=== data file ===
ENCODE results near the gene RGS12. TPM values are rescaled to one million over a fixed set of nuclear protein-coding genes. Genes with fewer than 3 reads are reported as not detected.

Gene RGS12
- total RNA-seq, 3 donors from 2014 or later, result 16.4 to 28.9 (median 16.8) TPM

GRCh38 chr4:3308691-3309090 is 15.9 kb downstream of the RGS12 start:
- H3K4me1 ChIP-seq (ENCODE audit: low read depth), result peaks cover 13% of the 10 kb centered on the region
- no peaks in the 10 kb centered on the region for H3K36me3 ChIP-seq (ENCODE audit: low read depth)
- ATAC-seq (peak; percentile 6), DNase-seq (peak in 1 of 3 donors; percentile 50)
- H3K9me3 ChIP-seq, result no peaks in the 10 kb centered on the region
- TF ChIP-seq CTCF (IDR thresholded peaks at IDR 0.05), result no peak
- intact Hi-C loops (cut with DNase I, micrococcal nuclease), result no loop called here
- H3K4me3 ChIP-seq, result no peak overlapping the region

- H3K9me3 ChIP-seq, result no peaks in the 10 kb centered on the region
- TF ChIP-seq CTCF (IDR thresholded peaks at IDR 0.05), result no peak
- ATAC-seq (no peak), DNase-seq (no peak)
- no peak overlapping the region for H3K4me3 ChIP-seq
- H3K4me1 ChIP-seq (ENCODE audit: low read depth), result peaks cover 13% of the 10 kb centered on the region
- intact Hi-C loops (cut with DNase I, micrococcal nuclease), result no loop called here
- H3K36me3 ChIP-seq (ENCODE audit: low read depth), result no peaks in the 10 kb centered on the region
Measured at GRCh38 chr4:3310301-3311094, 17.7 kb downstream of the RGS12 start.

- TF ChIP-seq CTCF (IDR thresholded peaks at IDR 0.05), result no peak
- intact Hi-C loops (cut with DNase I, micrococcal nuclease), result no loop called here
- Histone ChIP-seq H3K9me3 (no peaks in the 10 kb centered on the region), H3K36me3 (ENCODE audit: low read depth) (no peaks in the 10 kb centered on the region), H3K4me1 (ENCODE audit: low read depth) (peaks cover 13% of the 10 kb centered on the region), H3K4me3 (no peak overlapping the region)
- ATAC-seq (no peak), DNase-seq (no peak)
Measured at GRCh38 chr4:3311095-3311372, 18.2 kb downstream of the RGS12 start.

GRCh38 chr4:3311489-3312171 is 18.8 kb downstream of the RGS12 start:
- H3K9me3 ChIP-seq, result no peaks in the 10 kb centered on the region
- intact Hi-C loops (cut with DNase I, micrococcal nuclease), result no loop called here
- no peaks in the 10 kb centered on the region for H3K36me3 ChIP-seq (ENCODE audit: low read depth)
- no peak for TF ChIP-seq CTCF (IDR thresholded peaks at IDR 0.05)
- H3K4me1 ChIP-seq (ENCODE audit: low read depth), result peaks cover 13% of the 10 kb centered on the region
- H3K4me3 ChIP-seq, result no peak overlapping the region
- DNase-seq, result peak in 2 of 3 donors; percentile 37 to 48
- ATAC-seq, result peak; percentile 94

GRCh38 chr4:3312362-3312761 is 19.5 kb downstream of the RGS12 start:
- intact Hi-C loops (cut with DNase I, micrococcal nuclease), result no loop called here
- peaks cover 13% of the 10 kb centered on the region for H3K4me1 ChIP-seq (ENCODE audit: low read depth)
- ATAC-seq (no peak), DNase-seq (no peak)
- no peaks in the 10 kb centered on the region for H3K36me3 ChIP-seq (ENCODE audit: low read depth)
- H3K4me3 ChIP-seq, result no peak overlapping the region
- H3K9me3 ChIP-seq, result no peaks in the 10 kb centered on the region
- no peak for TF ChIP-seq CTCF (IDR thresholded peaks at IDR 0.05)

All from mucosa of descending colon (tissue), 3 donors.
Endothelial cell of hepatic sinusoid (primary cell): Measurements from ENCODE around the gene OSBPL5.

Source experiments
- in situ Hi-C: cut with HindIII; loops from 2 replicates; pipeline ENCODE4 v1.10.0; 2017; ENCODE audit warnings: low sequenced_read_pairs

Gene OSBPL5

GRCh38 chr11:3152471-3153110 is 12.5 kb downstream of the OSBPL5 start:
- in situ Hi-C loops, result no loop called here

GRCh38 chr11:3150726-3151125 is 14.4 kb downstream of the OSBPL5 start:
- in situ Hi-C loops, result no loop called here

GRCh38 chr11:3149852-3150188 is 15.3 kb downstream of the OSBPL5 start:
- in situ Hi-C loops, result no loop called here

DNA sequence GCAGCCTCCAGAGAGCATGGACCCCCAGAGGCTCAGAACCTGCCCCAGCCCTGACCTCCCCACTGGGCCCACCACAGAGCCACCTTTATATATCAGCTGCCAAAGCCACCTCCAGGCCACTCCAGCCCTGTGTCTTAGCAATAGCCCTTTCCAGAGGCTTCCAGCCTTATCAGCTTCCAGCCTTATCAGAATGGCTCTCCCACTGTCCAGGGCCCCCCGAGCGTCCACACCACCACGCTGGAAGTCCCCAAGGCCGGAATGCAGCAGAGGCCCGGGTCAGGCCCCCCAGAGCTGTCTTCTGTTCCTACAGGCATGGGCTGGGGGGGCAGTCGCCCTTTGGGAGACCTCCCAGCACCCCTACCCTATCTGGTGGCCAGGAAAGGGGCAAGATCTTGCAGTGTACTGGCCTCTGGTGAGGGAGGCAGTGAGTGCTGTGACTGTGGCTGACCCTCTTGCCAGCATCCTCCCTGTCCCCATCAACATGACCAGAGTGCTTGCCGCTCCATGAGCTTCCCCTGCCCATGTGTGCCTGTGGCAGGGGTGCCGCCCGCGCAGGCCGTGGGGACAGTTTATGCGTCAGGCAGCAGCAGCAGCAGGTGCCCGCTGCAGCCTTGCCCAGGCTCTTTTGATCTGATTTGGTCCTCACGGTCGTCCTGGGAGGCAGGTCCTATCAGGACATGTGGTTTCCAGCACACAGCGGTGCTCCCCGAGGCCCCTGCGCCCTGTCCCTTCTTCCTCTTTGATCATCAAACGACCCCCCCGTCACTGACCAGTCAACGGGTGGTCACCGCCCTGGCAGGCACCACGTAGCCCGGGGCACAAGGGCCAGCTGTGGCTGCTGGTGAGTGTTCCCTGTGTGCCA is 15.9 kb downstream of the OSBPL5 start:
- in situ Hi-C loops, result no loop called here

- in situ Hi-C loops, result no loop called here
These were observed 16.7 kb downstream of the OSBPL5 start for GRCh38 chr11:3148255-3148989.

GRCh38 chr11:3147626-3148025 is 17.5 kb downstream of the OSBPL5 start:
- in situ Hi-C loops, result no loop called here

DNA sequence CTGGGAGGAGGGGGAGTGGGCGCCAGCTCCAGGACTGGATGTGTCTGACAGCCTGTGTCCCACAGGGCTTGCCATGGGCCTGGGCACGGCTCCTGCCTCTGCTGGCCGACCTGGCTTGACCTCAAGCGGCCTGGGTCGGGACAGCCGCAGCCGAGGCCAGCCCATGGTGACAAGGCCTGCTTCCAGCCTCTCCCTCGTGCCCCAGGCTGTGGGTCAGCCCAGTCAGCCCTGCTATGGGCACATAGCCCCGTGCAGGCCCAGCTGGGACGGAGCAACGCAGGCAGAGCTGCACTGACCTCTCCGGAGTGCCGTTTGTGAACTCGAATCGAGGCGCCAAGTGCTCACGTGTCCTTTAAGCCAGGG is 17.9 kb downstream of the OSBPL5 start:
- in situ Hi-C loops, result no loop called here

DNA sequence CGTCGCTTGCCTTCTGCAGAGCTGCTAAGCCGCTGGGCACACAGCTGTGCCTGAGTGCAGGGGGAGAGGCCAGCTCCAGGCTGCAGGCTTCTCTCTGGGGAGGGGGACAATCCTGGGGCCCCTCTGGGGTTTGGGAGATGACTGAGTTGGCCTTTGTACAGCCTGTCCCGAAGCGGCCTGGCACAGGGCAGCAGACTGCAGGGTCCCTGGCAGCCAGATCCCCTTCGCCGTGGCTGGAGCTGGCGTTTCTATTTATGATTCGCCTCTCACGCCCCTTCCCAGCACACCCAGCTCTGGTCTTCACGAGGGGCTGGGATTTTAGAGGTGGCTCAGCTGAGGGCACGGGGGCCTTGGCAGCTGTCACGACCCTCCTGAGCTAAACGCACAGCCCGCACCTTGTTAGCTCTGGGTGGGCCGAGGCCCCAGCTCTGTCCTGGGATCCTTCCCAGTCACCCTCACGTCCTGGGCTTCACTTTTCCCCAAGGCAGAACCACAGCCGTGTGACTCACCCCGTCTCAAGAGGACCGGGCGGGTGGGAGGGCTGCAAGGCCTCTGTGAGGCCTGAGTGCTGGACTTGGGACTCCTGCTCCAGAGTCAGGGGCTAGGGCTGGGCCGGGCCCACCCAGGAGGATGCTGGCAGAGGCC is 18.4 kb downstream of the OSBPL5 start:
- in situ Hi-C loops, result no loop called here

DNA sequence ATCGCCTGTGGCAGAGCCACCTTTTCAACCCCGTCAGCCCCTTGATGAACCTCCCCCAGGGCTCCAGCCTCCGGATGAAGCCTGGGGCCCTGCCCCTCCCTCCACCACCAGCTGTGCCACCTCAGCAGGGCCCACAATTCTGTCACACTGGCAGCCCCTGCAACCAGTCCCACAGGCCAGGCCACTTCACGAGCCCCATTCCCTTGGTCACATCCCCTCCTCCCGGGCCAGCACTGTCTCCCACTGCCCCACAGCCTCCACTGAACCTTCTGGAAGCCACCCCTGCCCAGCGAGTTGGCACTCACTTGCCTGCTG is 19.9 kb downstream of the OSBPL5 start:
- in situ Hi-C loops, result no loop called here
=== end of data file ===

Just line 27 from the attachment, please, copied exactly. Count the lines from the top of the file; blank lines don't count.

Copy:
- intact Hi-C loops (cut with DNase I, micrococcal nuclease), result no loop called here